In the hundreds of love songs he has penned, we learn little of the beloved, hearing only of the love or its sweet memories. The same is true of what could be called his hate songs, where the one hated is presumably most grateful not to be identifiable. Contrast this with Joan Baez’ angry yet still-adoring response to Bob’s departure: You burst on the scene already a legend, the unwashed phenomenon, the original vagabond, you strayed into my heart…Your eyes were bluer than robins’ eggs, my poetry was lousy, you said; where are you calling from? A booth in the mid-west…Here there is no need to mention Dylan by name. The lyrics make the ex-lover transparently obvious, just as they inadvertently reveal that the singer may be angry, but she still wants him back. Bob is far more subtle, perhaps even using the original emotion as a mere jumping-off-point for a song that follows its own path. Yet we still have: Your breath is sweet, your eyes are like two pearls in the sky; your hair is sleek and smooth upon the pillow where you lie; yet I don’t sense affection, no gratitude or love; your loyalty is not me but to the stars above…Here, in One More Cup of Coffee, we want to know more about this woman; and again all we are permitted to know is how Dylan feels towards her. He even seems reluctant to reveal much about locations or landscapes, except when the song itself seems to demand otherwise: Twilight on the frozen lake, a cold wind about to break; old footsteps in the snow, the silence down below – you’re beautiful beyond words, beautiful to me…Here landscape and lover are inextricably linked; and one imagines a winter vacation in Canada – yet the song could just as easily be about his mother and set near Duluth. The object of his feelings is seemingly obscured by the feelings themselves and their sheer intensity. The beloved could be a woman, a mother, or even God – Dylan truly follows the ancient Troubadour tradition of making what might be a love song to one man, yet a sacred hymn to another. The obfuscation is thus intentional, not to mislead, but to demonstrate love’s immensity and innately spiritual essence.

Songs made for his children are charmingly easy to spot, yet the children themselves are as occluded as his lovers, or love. For Dylan, a love song is only really about the love, not its object – unless that object is in fact love itself. We learn more about Shakespeare’s ‘dark lady’ in the Sonnets than we do of any lover to whom, or of whom, Bob Dylan sings. Except, of course, Sarah, whose characteristics – a fascination with mysticism, familiarity with the Tarot pack, very aloof and self-contained, hard to read, impossible to manipulate – crop up in numerous songs of both love and hate, sometimes both in one. Her disguise is generally a name of occult significance, like Isis, or Scorpio, who, in one song, stinks in a calico dress...yet in another is a Sweet virgin angel… Such emotions only surface in the deeper kind of relationship, the kind one senses he still has with Sarah, if only via the children and their needs. It is surely no coincidence that she is the only lover ever identified by name in any Dylan love song?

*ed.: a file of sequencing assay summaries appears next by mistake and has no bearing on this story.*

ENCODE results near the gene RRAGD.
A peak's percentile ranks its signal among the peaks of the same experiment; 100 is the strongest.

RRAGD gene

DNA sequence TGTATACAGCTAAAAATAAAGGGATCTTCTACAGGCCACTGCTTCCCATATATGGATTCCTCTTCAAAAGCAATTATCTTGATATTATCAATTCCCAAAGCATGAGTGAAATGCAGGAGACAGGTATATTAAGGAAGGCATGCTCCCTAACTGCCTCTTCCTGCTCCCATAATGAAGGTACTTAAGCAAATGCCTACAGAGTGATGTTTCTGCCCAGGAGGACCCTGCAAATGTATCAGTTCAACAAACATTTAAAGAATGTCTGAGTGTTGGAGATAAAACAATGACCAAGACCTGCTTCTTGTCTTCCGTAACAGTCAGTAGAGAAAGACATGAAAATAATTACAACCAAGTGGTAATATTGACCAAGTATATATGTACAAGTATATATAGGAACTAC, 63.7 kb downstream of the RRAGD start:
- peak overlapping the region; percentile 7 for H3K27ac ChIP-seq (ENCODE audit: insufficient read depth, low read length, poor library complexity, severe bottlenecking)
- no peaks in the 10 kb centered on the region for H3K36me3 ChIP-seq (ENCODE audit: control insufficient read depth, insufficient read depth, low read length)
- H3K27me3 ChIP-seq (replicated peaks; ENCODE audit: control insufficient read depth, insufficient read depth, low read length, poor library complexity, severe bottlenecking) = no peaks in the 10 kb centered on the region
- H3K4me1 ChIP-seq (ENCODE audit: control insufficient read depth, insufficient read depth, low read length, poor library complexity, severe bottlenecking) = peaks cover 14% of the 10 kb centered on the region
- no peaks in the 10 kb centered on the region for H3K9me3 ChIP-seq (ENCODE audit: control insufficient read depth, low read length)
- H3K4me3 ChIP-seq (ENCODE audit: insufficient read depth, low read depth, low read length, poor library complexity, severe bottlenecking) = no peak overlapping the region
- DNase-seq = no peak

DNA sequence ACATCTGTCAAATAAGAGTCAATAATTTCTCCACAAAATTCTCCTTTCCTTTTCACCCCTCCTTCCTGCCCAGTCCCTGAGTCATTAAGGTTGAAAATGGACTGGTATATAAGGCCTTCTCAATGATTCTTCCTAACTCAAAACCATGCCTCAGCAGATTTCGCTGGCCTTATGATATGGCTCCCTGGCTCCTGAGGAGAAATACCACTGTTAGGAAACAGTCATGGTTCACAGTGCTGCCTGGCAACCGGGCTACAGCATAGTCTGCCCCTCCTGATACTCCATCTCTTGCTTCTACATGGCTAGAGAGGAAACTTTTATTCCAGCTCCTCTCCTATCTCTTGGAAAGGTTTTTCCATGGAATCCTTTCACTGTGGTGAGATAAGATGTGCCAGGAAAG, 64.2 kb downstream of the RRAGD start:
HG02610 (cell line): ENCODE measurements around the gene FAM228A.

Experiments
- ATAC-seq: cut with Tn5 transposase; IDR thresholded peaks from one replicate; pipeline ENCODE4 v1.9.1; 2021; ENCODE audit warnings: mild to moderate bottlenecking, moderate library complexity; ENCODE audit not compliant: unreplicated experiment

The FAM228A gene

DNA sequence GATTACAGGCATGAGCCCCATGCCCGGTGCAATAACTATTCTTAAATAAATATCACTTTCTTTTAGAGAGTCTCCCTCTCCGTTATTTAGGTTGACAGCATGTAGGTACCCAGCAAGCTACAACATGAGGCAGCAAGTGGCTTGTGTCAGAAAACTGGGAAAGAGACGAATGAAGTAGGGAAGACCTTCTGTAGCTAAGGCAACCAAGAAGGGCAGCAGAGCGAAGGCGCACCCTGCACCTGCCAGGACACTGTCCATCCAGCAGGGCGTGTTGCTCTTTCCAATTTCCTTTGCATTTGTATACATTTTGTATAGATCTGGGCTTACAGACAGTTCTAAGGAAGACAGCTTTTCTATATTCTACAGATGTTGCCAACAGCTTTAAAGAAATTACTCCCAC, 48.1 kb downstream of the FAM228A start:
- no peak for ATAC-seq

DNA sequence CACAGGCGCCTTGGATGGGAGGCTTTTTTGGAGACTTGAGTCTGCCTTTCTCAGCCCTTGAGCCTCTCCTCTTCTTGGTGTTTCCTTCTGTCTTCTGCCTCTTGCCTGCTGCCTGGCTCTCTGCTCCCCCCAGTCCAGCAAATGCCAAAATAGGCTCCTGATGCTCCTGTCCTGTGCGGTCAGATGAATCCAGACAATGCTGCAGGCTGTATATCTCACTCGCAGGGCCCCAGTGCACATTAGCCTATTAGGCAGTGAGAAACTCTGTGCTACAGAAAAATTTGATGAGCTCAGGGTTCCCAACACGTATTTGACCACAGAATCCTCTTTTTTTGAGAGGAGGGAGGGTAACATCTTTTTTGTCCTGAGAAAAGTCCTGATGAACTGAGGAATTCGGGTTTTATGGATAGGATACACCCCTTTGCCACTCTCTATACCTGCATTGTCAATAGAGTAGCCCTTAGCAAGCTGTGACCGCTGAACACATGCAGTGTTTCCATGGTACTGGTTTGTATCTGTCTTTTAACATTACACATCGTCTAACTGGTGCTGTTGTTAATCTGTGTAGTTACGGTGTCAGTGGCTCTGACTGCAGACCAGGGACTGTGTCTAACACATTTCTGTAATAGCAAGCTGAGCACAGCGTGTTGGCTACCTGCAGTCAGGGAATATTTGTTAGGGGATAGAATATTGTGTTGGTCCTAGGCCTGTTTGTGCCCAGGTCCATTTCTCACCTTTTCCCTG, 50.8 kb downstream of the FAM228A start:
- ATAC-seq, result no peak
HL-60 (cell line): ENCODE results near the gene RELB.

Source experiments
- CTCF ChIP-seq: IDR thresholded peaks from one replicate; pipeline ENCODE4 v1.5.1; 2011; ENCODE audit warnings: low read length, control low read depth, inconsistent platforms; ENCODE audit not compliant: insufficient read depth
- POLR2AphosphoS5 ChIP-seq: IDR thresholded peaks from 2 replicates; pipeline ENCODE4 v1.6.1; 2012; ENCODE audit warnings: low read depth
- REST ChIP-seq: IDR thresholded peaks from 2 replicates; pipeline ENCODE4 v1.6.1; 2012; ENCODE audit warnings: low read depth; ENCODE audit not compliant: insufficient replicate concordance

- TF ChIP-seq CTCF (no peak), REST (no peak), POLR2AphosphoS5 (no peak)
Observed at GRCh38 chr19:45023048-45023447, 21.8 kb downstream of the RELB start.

Is it a coincidence too that he has been touring almost constantly now for – what? – a quarter-century, playing some three hundred concerts in an average year? Reputedly worth several billion dollars, he certainly does not need the money. His royalties alone – who has not sung a Dylan song? – rake in many millions annually. Some may say he simply loves the music, loves to play – yet, having seen at least 50 performances all over the world, I rarely recall him looking very happy during any concert. Hardly ever does he say hello, thank you, or even announce the next song. I cannot remember him returning to the stage for an encore, either, although I believe it is not entirely unknown. To Martin Scorcese, he confesses that it is unnerving to find many of the same faces in the audience of every concert – evidently there are people who’ve made a career of attending every Dylan concert, and they have a web-site noting the play-list at each event, as well as variations in lyrics, and if Bob said anything. I find book-tours and signings disturbing enough, so I am certainly glad I don’t have to endure such extremities of weirdness, although I have had glimpses of it. But hearing this merely further begs the question of why he does it. A logical answer might be that he only feels at home on the road: But me, I’m still on the road, heading for another joint; I know we felt much the same, but we saw it from a different point of view – tangled up in blue… More recent albums have him walking a lot, as if his seventy-year-old bones need the exercise. The videos don’t show much aging, though; but he now plays keyboards more often than guitars, so perhaps the fingers are showing arthritic wear and tear? He does also sing: It’s not dark yet, but it’s getting there…Obviously there are intimations of mortality, although I devoutly hope Bob still has a few decades left in him.

Just as one could once tell what movies inspired him, now I have a strong sense of the great reader behind many songs. A Japanese author even found whole sentences from his book on gangsters embedded in numerous songs from a more recent album – but unlike an American author, the man did not phone his lawyer, and, with traditional Japanese curtesy, told the media he was flattered to find his work useful to such a great song-writer and singer.